Mushrooming pipelines, new flags, evolving generational groups—competition in the hospitality sector is as steep as ever and the guest experience is one route to gaining an edge, according to The Future of the In-Stay Experience, a new report by EyeforTravel. The key, per the report, is not focusing on attracting guests, but honing in on the actual stay—that golden period when the hotel has a guest’s undiluted attention. “There has been a shift in guest expectations in recent years.
And then there were 20. It’s been a frenzied four months for the throng of cities and states vying to host Amazon’s $5 billion second North American headquarters project, but the competition is over, at least for most of them. Amazon has whittled the list of hopefuls down to 20 cities from the 238 respondents to the e-commerce giant’s Request for Proposal, issued in October 2017. The HQ2 development is quite an undertaking and not for the faint of heart.
Two years after completing development of Doral Commons in Doral, Fla., Terra Group has traded the 140,000-square-foot retail center for approximately $72 million, or roughly $514 per square-foot. With the assistance of commercial real estate services firm Cushman & Wakefield, the integrated real estate development and investment firm sold the grocery-anchored property to Jamestown LP.
Muck Rack makes it simple to find people, tweets, or articles that mention any name, keyword, company, hashtag etc. We've compiled this guide to help you make the most of your search.
Selecting a term
Start searching tweets, articles from media outlets, articles mentioned in tweets, journalists'
names, titles and bios with some suggested searches:
Companies or Topics (e.g. iPhone, Microsoft)
Phrases (e.g. "cloud computing") — use quotes to keep the terms together
Twitter handles (e.g. @username) — returns those who have mentioned or replied to
Names (e.g. "David Pogue")
Hashtags (e.g. #sxsw, #london2012)
Bio details (e.g. vegan, Olympics, father)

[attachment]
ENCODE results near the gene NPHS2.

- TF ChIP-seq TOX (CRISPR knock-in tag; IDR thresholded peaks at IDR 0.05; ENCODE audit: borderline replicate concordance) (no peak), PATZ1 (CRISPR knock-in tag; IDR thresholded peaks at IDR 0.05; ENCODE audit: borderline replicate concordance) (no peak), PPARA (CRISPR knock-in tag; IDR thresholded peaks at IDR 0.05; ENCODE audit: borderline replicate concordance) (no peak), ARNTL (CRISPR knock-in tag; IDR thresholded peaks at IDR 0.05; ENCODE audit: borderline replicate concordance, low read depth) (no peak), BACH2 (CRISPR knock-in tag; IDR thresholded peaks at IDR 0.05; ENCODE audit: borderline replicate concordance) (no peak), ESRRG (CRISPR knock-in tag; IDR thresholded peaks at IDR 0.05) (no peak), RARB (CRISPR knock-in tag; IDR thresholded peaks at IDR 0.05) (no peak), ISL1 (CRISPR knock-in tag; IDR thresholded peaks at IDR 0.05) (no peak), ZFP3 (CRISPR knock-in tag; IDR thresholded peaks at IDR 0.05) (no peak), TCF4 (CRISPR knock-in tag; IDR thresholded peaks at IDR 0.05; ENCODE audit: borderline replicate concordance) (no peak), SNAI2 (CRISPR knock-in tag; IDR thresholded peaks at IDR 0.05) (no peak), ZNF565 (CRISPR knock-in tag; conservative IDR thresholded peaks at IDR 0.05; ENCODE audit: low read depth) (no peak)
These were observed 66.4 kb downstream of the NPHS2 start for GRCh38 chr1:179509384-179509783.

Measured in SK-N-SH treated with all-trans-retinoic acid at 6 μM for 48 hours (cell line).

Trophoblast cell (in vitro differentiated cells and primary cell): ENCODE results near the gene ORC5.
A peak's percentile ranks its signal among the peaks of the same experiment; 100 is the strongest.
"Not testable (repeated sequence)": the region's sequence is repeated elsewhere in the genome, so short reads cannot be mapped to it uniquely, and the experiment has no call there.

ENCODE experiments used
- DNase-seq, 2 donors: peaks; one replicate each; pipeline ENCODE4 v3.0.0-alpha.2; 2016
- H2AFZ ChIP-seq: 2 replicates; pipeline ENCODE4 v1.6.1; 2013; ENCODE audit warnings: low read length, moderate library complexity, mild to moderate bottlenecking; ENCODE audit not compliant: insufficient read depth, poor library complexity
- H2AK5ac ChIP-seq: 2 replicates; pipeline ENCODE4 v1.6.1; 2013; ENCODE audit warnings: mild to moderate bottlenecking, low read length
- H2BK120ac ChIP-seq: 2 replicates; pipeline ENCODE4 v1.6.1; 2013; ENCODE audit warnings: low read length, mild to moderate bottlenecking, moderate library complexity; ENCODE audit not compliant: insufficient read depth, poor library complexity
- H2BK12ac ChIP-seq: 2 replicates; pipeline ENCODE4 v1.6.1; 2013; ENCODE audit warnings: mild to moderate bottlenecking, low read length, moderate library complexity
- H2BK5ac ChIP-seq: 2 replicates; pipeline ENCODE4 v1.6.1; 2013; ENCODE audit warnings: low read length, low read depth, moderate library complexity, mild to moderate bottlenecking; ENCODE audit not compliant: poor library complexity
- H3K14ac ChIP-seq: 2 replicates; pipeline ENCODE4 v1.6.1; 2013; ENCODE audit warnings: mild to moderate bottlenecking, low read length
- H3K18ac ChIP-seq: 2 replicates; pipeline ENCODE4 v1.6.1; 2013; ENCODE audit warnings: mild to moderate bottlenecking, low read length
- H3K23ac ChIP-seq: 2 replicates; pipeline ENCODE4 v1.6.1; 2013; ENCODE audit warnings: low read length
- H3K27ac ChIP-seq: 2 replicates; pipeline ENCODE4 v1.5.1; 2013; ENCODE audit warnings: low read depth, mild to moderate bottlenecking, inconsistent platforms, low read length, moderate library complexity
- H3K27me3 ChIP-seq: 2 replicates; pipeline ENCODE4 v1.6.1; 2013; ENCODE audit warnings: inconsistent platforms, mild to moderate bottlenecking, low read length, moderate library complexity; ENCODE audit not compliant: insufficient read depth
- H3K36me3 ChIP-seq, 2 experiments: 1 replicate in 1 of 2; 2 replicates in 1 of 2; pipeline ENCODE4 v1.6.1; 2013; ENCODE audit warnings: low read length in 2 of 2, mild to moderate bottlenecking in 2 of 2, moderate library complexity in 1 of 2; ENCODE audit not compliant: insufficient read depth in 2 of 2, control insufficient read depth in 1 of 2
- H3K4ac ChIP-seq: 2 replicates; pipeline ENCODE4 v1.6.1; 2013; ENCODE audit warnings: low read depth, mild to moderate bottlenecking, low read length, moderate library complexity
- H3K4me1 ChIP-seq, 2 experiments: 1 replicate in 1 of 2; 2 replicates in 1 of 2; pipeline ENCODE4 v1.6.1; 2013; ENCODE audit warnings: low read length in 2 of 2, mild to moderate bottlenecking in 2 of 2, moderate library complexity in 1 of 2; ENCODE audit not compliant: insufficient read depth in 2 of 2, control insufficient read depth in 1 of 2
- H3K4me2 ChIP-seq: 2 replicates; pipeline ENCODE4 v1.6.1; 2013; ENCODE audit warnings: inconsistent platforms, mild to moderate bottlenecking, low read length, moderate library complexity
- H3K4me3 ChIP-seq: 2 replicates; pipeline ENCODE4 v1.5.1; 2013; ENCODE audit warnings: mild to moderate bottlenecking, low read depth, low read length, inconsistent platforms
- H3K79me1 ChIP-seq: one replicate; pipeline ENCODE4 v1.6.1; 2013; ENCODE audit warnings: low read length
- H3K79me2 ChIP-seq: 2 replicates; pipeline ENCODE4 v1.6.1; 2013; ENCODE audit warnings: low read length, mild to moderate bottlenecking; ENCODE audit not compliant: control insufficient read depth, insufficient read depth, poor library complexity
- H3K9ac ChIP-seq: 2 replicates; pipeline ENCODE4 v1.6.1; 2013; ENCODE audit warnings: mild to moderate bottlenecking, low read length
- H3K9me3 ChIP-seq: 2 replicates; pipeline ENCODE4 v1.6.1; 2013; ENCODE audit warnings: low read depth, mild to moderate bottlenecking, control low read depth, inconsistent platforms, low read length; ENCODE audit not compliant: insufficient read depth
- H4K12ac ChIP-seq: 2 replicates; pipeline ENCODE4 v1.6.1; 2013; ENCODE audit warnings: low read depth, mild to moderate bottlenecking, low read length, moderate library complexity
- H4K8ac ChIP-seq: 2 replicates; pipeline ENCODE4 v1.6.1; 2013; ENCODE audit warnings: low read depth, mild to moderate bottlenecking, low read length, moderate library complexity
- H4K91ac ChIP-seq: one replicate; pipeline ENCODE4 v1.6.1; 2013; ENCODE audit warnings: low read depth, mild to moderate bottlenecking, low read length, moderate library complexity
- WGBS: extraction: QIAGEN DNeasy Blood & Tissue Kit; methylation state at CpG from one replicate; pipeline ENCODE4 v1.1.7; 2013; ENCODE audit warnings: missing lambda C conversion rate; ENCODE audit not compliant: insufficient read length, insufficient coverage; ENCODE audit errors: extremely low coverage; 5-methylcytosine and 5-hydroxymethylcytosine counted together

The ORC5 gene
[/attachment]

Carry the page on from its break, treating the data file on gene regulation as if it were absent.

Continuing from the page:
Muck Rack's Advanced Search allows for many boolean operators.
Find results that mention multiple specified terms, use AND or
+. For example, ensure each result contains both Elon Musk and Mark Zuckerberg by
searching Musk AND Zuckerberg or Musk + Zuckerberg.
Use the operators OR or , to broaden your search when you'd like either of
multiple terms to appear in results. (This is the default behavior of our search when no operators
are used). For example, results will contain either cake or cookie by searching cake OR cookie or cake,cookie
Use NOT or - to subtract results from your search. For
example, searching Disney will yield results about the Walt Disney Company as well as Walt Disney
World Resort. To exclude mentions of Disney World, search for Disney -World or Disney
When using one of these operators with a phrase, enclose it in quotation marks. For example, you can
find results about smartphones excluding Apple's iPhone 4S by searching smartphone -"iPhone
Exact case matching or punctuation
If you're searching for a brand name or keyword that relies on specific punctuation marks or capitalization, you can
find results that match your exact query by adding matchcase: before the keyword you're searching for, like matchcase:E*TRADE .
Use parentheses to separate multiple
boolean phrases. For example, to find journalists talking about having fun in Disney World or
Disneyland, search for ("disney world" OR disneyland) AND fun.
An asterisk can be used to search for any variation of a root word truncated by the asterisk. For example, searching for admin* will return results for administrator, administration, administer, administered, etc.
A near operator is an AND operator where you can control the distance between the words. You can vary the distance the near operation uses by adding a forward slash and number (between 0-99) such as strawberries NEAR/10 "whipped cream", which means the strawberries must exist within 10 words of "whipped cream".